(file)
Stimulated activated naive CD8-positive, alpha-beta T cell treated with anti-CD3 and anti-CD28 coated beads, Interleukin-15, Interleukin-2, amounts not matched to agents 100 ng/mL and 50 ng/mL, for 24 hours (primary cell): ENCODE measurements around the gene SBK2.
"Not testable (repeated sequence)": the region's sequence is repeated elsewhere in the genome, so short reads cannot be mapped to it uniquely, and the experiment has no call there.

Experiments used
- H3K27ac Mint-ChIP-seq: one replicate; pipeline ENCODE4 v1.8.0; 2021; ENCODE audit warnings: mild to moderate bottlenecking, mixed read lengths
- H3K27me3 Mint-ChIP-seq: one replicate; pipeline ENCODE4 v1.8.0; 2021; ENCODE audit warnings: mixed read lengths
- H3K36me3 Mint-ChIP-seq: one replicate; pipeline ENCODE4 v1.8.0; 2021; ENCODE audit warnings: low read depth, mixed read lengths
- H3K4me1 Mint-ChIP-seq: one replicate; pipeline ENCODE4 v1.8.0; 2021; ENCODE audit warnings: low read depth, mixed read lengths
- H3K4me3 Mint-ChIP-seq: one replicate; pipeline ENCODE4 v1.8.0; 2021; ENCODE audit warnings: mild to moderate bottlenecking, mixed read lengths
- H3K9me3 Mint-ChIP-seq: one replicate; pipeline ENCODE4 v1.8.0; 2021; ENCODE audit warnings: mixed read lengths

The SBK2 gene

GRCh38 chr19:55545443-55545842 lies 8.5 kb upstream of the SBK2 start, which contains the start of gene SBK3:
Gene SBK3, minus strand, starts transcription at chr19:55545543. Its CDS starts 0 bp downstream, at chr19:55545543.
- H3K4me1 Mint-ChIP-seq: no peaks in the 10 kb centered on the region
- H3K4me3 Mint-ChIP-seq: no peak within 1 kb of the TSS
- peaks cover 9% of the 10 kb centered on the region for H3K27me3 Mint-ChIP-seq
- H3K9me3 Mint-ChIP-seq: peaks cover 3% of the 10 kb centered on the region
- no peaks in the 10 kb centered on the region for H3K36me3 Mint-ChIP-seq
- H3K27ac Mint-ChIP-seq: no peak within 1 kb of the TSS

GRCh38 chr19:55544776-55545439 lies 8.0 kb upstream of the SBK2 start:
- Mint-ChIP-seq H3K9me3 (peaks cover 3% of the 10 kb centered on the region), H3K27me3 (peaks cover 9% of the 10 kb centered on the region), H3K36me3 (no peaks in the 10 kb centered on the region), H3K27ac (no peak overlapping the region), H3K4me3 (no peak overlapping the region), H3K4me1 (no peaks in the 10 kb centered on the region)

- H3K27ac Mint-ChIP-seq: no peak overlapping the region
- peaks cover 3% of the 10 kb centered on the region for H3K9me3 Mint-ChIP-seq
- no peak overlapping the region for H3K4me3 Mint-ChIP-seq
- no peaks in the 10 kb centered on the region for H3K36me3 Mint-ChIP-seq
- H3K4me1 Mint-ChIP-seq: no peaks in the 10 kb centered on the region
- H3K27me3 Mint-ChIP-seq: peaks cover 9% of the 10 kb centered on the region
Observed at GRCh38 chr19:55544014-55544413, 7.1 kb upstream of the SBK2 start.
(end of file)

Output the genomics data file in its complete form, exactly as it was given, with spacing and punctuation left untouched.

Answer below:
Stimulated activated naive CD8-positive, alpha-beta T cell treated with anti-CD3 and anti-CD28 coated beads, Interleukin-15, Interleukin-2, amounts not matched to agents 100 ng/mL and 50 ng/mL, for 24 hours (primary cell): ENCODE measurements around the gene SBK2.
"Not testable (repeated sequence)": the region's sequence is repeated elsewhere in the genome, so short reads cannot be mapped to it uniquely, and the experiment has no call there.

Experiments used
- H3K27ac Mint-ChIP-seq: one replicate; pipeline ENCODE4 v1.8.0; 2021; ENCODE audit warnings: mild to moderate bottlenecking, mixed read lengths
- H3K27me3 Mint-ChIP-seq: one replicate; pipeline ENCODE4 v1.8.0; 2021; ENCODE audit warnings: mixed read lengths
- H3K36me3 Mint-ChIP-seq: one replicate; pipeline ENCODE4 v1.8.0; 2021; ENCODE audit warnings: low read depth, mixed read lengths
- H3K4me1 Mint-ChIP-seq: one replicate; pipeline ENCODE4 v1.8.0; 2021; ENCODE audit warnings: low read depth, mixed read lengths
- H3K4me3 Mint-ChIP-seq: one replicate; pipeline ENCODE4 v1.8.0; 2021; ENCODE audit warnings: mild to moderate bottlenecking, mixed read lengths
- H3K9me3 Mint-ChIP-seq: one replicate; pipeline ENCODE4 v1.8.0; 2021; ENCODE audit warnings: mixed read lengths

The SBK2 gene

GRCh38 chr19:55545443-55545842 lies 8.5 kb upstream of the SBK2 start, which contains the start of gene SBK3:
Gene SBK3, minus strand, starts transcription at chr19:55545543. Its CDS starts 0 bp downstream, at chr19:55545543.
- H3K4me1 Mint-ChIP-seq: no peaks in the 10 kb centered on the region
- H3K4me3 Mint-ChIP-seq: no peak within 1 kb of the TSS
- peaks cover 9% of the 10 kb centered on the region for H3K27me3 Mint-ChIP-seq
- H3K9me3 Mint-ChIP-seq: peaks cover 3% of the 10 kb centered on the region
- no peaks in the 10 kb centered on the region for H3K36me3 Mint-ChIP-seq
- H3K27ac Mint-ChIP-seq: no peak within 1 kb of the TSS

GRCh38 chr19:55544776-55545439 lies 8.0 kb upstream of the SBK2 start:
- Mint-ChIP-seq H3K9me3 (peaks cover 3% of the 10 kb centered on the region), H3K27me3 (peaks cover 9% of the 10 kb centered on the region), H3K36me3 (no peaks in the 10 kb centered on the region), H3K27ac (no peak overlapping the region), H3K4me3 (no peak overlapping the region), H3K4me1 (no peaks in the 10 kb centered on the region)

- H3K27ac Mint-ChIP-seq: no peak overlapping the region
- peaks cover 3% of the 10 kb centered on the region for H3K9me3 Mint-ChIP-seq
- no peak overlapping the region for H3K4me3 Mint-ChIP-seq
- no peaks in the 10 kb centered on the region for H3K36me3 Mint-ChIP-seq
- H3K4me1 Mint-ChIP-seq: no peaks in the 10 kb centered on the region
- H3K27me3 Mint-ChIP-seq: peaks cover 9% of the 10 kb centered on the region
Observed at GRCh38 chr19:55544014-55544413, 7.1 kb upstream of the SBK2 start.